In my last blog post I wrote about why I think Ashtanga Yoga is dangerous. There are a lot of injuries that can happen in the Ashtanga practice from either pushing too hard, carelessness or misinformation. And talking injuries can be a bit of a taboo subject. Students don’t tell the teacher that they are hurt, either because they don’t realize it until later, there is a shame regarding the injury, or my personal pet peeve - they don’t want to make the teacher feel badly.
There seems to be a common misconception in contemporary Ashtanga that injury is an acceptable, expected, or even glorified part of the practice. I think there’s a fairly open dialogue about it these days - the teachers in many workshops and trainings I’ve been to have talked about their goals of having no injuries, and I absolutely believe that we can accomplish a 0% injury rate in Ashtanga. While the system is a physically rigorous one, a holistic practice should be geared toward...
Denial, anger, bargaining, depression, acceptance. These aren’t just the five stages of grief - they’re also the five stages of practicing through a yoga injury. Depending on the injury, it can feel like the same thing sometimes.
If you practice yoga for any length of time, it’s likely that you’ll have an injury sooner or later. Regardless of whether the injury occurred during your asana practice, the recovery period can be frustrating, scary, slow, and a range of other experiences and emotions. Ultimately, though, your practice can support your recovery if you modify appropriately, and the ability to adapt and maintain your practice through challenges and hard times is one of the most important mental disciplines in (and benefits of!) Ashtanga.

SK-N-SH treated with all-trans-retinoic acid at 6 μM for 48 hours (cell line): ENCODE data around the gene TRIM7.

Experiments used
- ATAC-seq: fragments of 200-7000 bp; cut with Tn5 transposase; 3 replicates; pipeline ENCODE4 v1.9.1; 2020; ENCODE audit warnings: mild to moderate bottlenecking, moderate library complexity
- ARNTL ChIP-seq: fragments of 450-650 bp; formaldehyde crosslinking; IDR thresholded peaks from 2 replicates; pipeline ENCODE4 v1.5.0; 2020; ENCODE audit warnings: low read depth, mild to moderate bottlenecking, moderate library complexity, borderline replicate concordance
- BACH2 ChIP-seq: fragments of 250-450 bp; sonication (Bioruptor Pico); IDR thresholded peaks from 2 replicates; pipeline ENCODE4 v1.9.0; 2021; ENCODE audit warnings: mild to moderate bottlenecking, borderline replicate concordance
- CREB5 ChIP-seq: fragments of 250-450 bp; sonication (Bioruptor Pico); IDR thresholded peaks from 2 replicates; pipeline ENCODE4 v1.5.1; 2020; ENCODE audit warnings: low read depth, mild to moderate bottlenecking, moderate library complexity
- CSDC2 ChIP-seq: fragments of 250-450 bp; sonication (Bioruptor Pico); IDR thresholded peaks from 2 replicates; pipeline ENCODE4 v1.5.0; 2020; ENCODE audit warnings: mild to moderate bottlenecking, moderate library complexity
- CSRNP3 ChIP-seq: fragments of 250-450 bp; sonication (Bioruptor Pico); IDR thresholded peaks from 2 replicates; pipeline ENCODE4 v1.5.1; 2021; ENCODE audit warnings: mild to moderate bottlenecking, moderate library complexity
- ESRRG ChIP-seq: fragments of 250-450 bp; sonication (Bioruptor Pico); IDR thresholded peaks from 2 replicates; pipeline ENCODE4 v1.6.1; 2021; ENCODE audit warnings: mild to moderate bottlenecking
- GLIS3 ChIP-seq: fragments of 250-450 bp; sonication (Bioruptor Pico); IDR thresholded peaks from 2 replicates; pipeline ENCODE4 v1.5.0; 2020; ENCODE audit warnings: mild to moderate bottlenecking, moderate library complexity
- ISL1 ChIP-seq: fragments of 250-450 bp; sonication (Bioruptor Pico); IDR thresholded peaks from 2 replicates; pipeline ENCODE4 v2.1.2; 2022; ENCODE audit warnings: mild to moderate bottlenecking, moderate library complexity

The factors underlying injury can be incredibly complex, and they vary from person to person. Ashtanga yoga is not inherently dangerous, but it’s also not 100% safe. It’s a physical activity that...
Here is my modified sun salutation. I always try to incorporate what the PT tells me into my practice. I also like to help my students do the same.
Today, in between poses I did a roll down as the vinyasa because it strengthens my core, builds heat, and I can stay off my wrist. Sometimes you have to be creative!
Maybe overcoming barriers to practice is the practice.